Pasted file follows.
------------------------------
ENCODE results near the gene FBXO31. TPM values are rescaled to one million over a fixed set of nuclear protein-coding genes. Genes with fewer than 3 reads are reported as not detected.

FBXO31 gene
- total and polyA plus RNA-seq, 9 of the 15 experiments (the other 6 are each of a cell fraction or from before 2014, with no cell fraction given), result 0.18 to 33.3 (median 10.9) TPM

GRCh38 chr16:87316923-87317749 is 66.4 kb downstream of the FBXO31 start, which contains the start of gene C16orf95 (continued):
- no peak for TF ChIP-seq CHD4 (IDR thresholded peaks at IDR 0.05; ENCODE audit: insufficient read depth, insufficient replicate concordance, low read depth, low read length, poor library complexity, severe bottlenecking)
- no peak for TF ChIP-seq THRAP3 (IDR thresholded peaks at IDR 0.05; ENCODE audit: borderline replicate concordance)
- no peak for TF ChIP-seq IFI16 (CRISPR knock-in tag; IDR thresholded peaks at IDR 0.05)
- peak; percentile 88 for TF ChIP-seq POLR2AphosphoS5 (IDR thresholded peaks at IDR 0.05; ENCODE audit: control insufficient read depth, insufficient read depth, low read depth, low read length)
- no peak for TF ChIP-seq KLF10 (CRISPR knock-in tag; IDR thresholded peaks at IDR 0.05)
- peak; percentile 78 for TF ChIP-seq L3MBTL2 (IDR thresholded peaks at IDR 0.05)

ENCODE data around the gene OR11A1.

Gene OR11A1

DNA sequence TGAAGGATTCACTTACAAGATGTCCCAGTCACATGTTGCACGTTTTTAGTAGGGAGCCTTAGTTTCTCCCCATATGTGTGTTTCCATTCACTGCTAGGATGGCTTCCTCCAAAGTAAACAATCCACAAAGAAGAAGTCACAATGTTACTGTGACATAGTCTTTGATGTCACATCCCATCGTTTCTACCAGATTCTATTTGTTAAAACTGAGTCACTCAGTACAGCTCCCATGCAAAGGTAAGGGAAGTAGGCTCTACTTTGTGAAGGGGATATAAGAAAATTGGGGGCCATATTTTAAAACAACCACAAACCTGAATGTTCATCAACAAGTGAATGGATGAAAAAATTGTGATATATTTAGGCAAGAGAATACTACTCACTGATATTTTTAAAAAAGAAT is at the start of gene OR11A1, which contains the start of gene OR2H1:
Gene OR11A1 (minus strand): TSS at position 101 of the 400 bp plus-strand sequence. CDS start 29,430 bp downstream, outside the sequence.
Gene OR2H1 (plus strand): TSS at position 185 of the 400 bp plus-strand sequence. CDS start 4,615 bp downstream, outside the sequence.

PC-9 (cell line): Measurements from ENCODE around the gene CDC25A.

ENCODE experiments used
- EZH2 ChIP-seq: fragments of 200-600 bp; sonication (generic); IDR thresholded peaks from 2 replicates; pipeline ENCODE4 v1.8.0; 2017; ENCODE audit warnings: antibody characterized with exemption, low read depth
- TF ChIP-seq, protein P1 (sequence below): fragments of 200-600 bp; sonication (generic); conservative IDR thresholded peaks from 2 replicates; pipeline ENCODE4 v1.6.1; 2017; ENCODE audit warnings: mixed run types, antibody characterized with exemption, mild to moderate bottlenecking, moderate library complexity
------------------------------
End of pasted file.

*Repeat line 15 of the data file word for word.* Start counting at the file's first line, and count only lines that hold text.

Gene OR2H1 (plus strand): TSS at position 185 of the 400 bp plus-strand sequence. CDS start 4,615 bp downstream, outside the sequence.